Reuse of minerals and organic matter
Reuse of minerals and organic matter
Organic fertilisation instead of slurry and artificial fertilisation.
Fertiliser contains artificially manufactured minerals, mainly Nitrogen (N) and the fossil raw materials like phosphate (P) and potassium (K). This ensures accurate fertilisation of the plant.
In contrast, artificial fertiliser does not contain any organic matter that improves biodiversity and soil life. The extraction, the production and transport of artificial fertiliser makes a significant contribution to the CO2 footprint worldwide. Due to the costly production process and the scarcity of raw materials, artificial fertiliser is an expensive fertiliser, which means that not everyone has access to it.
The storage of slurry generally takes place under oxygen-free conditions (anaerobic) which results in a decaying process which is harmful to the soil or even dangerous .This causes the formation of decaying gases or so-called slurry gases, containing (life-threatening) dangerous gases such as methane (CH4), Ammonia (NH3) Hydrogen sulphide (H2S), Blue-acid gas (HCN), N2O (nitrous oxide) and Carbon dioxide (CO2).
As a result this degradation reduces the availability of minerals and organic matter, causes flies to be attracted by these gases and can even transmit diseases to livestock, and last but not least, most of these gases are greenhouse gases and are harmful to the atmosphere.
Slurry has harmful effects on biodiversity in soil life, while good and mature manure rich in structure stimulates biodiversity such as bacteria, fungi and worms in the soil and thus makes a greater contribution to soil biodiversity and fertility.
Because the manure storage is connected to the barn by the concrete slatted floor, especially in closed barn systems, the animals are also more or less exposed to manure gases from slurry such as ammonia (NH3). The current low-emission concrete floors prevent this to some extent, but the emission gases now accumulate under these closed low-emission concrete floors, which can lead to dangerous situations.
The Filterfloor separates the urine and faeces from each other and thus prevents slurry. The two manure streams that are created now, thick and thin fraction, offer possibilities for other manure storage systems.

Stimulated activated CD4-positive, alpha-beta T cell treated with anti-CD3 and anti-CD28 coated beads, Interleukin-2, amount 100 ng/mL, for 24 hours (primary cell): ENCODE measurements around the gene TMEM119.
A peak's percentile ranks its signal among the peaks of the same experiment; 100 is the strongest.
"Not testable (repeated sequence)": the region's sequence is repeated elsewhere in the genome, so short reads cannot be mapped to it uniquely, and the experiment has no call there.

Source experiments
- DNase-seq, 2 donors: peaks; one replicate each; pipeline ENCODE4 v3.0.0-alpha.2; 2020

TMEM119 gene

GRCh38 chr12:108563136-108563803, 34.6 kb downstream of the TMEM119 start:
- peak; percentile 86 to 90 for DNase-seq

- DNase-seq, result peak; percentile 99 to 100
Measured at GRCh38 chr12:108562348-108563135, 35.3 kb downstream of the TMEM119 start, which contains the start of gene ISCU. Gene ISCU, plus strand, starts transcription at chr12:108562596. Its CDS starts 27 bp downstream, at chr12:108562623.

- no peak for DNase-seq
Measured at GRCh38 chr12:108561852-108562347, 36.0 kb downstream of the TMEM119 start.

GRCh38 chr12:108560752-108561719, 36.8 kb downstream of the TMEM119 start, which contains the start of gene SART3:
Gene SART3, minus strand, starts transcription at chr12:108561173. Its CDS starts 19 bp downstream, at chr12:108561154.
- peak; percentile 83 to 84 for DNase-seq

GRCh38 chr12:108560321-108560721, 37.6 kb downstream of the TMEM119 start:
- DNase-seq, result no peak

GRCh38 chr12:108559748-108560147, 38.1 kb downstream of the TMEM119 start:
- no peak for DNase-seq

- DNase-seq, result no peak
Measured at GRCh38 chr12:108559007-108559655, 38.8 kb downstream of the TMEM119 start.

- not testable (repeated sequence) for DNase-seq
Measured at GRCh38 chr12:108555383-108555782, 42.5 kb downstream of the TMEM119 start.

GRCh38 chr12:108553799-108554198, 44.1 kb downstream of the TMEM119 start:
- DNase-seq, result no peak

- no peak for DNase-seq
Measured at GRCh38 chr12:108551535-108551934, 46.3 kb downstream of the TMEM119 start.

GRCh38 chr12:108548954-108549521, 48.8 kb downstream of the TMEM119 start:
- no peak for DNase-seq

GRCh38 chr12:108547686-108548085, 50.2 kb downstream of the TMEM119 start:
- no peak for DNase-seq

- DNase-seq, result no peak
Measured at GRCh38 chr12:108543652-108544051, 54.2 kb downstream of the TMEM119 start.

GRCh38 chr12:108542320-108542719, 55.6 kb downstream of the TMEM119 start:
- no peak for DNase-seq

Within the mineral cycle, we reuse the minerals from the residual flows efficiently by using recyclable raw organic materials such as manure as much as possible.
Phosphate is one of the most important elements for life on earth. i.e. without phosphate there is no life possible. Because the phosphate reserves are finite and are running out, it is important to deal with this efficiently and to reuse the unused minerals from residual flows such as manure.
Potassium is also a raw material that is extracted by mining and this is a costly process that causes greenhouse gas emissions. Sustainable reuse of minerals makes an important contribution to the transition to the regenerative agriculture. In addition, we are less dependent on the economies supplying phosphate. (from mines that are mostly owned and by China or African countries).
Preventing slurry by separating into two streams a thick and a thin fraction with the Filterfloor panel, organic matter and nutrients remain better available. This results in customised fertilisation so that fewer losses occur and savings can be made on the use of artificial fertilisers. Organic fertilisers improve soil biodiversity by adding organic matter which improves soil structure and humus formation.
Filterfloor is a start-up that develops and markets a unique, patented Filterfloor system for manure separation at the source. As a start-up, we have gained several years of experience. The development has reached the final phase, which is why we are looking for early adopters who are prepared to give access to their barns for testing the patented Filterfloor system. These pilot projects are intended for research into final emission measurements.
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